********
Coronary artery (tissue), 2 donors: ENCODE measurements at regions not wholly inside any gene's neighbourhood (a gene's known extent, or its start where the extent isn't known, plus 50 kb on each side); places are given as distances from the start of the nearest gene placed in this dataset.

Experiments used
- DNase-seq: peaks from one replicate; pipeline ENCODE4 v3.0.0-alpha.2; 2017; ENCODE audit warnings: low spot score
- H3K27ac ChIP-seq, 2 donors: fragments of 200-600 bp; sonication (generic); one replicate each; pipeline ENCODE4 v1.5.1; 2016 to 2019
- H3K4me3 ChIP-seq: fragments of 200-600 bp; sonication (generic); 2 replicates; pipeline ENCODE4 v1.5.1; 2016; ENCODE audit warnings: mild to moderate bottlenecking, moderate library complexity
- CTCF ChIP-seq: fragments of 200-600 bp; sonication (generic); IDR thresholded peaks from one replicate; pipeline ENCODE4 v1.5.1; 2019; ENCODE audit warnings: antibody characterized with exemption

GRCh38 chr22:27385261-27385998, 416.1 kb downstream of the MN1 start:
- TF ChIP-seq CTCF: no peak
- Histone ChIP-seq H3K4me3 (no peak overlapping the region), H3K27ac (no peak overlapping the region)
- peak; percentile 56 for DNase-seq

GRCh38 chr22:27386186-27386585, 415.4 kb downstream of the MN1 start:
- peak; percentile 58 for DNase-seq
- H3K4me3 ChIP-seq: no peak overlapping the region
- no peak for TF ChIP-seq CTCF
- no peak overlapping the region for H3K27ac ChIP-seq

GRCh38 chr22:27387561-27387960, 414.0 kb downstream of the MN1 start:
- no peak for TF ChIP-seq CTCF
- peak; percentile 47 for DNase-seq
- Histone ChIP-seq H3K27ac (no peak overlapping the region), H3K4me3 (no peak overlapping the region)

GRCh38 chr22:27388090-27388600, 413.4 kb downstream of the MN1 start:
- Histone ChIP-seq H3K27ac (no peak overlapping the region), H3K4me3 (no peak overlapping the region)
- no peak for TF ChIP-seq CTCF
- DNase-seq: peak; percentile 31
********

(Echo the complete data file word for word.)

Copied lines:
Coronary artery (tissue), 2 donors: ENCODE measurements at regions not wholly inside any gene's neighbourhood (a gene's known extent, or its start where the extent isn't known, plus 50 kb on each side); places are given as distances from the start of the nearest gene placed in this dataset.

Experiments used
- DNase-seq: peaks from one replicate; pipeline ENCODE4 v3.0.0-alpha.2; 2017; ENCODE audit warnings: low spot score
- H3K27ac ChIP-seq, 2 donors: fragments of 200-600 bp; sonication (generic); one replicate each; pipeline ENCODE4 v1.5.1; 2016 to 2019
- H3K4me3 ChIP-seq: fragments of 200-600 bp; sonication (generic); 2 replicates; pipeline ENCODE4 v1.5.1; 2016; ENCODE audit warnings: mild to moderate bottlenecking, moderate library complexity
- CTCF ChIP-seq: fragments of 200-600 bp; sonication (generic); IDR thresholded peaks from one replicate; pipeline ENCODE4 v1.5.1; 2019; ENCODE audit warnings: antibody characterized with exemption

GRCh38 chr22:27385261-27385998, 416.1 kb downstream of the MN1 start:
- TF ChIP-seq CTCF: no peak
- Histone ChIP-seq H3K4me3 (no peak overlapping the region), H3K27ac (no peak overlapping the region)
- peak; percentile 56 for DNase-seq

GRCh38 chr22:27386186-27386585, 415.4 kb downstream of the MN1 start:
- peak; percentile 58 for DNase-seq
- H3K4me3 ChIP-seq: no peak overlapping the region
- no peak for TF ChIP-seq CTCF
- no peak overlapping the region for H3K27ac ChIP-seq

GRCh38 chr22:27387561-27387960, 414.0 kb downstream of the MN1 start:
- no peak for TF ChIP-seq CTCF
- peak; percentile 47 for DNase-seq
- Histone ChIP-seq H3K27ac (no peak overlapping the region), H3K4me3 (no peak overlapping the region)

GRCh38 chr22:27388090-27388600, 413.4 kb downstream of the MN1 start:
- Histone ChIP-seq H3K27ac (no peak overlapping the region), H3K4me3 (no peak overlapping the region)
- no peak for TF ChIP-seq CTCF
- DNase-seq: peak; percentile 31